Looking For A Sign
The Picture The Strzelecki Track in the outback of South Australia photographed in a raging sand storm with the visibility down to about 50 metres and the temperature a very uncomfortable 45 degrees Celsius. These are hardly the conditions for enjoying the journey, but sometimes adverse weather can lead to photo opportunities, provided a suitable subject can be found… and the photographer is willing to brave the elements. The Photographer Writer and photographer Trevern Dawes has the rare distinction of being a contributor to the very first issue of this magazine when it was launched back in June 1979. Over 35 years later,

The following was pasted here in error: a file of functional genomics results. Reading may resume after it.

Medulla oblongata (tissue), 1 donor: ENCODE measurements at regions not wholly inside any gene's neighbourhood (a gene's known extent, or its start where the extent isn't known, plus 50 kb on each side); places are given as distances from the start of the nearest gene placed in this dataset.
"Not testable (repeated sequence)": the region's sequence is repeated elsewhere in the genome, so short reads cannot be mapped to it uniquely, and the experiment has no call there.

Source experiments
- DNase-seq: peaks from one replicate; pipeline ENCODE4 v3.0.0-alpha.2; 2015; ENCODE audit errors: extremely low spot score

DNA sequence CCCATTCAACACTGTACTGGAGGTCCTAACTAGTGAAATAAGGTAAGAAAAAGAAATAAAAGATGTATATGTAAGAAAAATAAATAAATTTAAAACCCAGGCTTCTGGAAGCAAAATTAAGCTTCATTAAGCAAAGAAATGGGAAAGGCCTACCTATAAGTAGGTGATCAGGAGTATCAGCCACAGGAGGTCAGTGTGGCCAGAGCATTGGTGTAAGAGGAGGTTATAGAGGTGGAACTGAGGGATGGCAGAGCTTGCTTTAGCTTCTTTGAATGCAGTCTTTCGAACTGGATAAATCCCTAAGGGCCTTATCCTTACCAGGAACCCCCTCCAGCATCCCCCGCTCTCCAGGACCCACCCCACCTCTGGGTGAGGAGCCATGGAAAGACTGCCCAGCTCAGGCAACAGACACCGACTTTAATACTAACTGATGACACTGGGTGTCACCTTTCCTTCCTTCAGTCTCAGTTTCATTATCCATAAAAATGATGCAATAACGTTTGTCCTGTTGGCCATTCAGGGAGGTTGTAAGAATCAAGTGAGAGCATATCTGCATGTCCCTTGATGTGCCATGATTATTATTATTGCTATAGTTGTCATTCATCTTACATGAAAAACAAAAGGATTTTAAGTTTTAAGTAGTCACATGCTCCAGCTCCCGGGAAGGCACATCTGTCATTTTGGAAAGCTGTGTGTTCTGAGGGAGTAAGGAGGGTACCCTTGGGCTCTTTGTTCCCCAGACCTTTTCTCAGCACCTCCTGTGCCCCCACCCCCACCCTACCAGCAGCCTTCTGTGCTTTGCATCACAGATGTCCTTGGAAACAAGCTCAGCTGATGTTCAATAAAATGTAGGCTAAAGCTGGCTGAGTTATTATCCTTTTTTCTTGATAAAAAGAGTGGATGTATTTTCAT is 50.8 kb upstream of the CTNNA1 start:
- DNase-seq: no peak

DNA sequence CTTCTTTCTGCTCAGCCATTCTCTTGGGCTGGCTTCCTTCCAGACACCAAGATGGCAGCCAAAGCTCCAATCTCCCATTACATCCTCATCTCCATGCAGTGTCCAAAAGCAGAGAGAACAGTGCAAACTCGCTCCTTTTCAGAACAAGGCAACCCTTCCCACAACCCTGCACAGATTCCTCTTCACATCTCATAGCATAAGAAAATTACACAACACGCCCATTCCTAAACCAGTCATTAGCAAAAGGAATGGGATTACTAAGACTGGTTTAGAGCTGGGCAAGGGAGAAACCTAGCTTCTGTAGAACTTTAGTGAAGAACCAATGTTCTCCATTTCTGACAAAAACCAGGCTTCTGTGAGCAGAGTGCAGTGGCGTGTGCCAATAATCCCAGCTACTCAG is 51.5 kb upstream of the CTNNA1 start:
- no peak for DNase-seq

he is still as passionate about photography now as he was back then, and continues to regularly write for both books and magazines. The Equipment Canon EOS 5D Mark II D-SLR fitted with the EF 24-105mm f4.0 ‘general-purpose’ zoom lens. A 77 mm UV protective filter in place. Exposure control via aperture-priority auto set to f10 to provide a shutter speed of 1/1600 second. Sensitivity set to ISO 200. Manual focus. The Technique The key to the shot was the lone road sign and it was composed to be dead in the centre of the picture frame, emphasising the emptiness of the scene. Auto exposure and manual focus were established before leaving the vehicle because fiddling about in the swirling dust and sand wasn’t a good idea. This is a case of securing a shot or two as quickly as possible and then retreating as quickly as possible back to the 4WD. How It Was Done Basically… very quickly. Strong wind with flying sand is not a situation to be endured any longer than need be, not just for the comfort of the photographer, but also for the safety of camera gear. Finding a close or mid-range subject was never going to be easy. No trees, no horizon, no old ruins – just a road sign that by itself in good weather probably wouldn’t rate a second look. Tricks Of The Trade We’d all like to go about landscape photography in favourable lighting, but when circumstances are awkward it pays to be willing to look for all kinds of possibilities and be prepared to protect yourself and gear to the point of deciding if making the effort is worthwhile. Once the potential for a shot is envisaged, you decide from the comfort zone what settings to use on the camera and how the framing will be done. Then you act as quickly as possible. Dither too long in the elements and you and the camera gear could suffer. Back in the vehicle, the results were checked on the back of the camera. Everything looked good and there was no need for a second attempt. Making this check is critical as there is never likely to be a repeat performance. Degree Of Difficulty (Out of 10) In such wild conditions, the degree of difficulty was extreme while making something out of almost nothing all leads to a maximum score. Returning to the same location in similar conditions would be most difficult and any improvements unlikely. Can You Try This At Home? Only the hardy folk who live in the Strzelecki Desert – like the workers at the Moomba Gas Field – would be on hand to take advantage of deplorable conditions to chase wild landscapes in their immediate area. Nevertheless when it’s windy, wet and miserable on the home front (remember Sydney’s big red dust storm a few years ago) be on the lookout for photographs that might stand out. Provided you take care of yourself and protect the camera, you might just come up with something special.